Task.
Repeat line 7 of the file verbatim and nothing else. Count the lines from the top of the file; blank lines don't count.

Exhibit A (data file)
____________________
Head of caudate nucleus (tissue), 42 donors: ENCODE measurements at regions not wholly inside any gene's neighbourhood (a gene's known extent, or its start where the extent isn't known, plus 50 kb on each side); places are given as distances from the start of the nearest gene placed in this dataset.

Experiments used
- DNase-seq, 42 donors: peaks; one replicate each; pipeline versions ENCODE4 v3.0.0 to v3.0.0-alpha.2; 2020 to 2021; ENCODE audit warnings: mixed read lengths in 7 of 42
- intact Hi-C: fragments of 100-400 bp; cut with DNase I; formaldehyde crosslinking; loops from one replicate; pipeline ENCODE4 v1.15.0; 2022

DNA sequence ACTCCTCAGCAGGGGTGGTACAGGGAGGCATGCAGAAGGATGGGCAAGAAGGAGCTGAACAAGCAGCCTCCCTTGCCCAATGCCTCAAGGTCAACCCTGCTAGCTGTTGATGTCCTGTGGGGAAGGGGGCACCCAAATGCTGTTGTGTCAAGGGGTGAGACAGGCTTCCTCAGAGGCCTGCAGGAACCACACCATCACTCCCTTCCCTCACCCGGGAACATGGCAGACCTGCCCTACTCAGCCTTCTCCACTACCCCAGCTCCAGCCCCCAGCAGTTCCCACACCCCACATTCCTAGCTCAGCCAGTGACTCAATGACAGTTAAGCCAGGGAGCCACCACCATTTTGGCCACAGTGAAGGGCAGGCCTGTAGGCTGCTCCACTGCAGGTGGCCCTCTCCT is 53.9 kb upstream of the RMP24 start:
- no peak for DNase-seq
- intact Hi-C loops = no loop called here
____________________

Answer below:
- intact Hi-C loops = no loop called here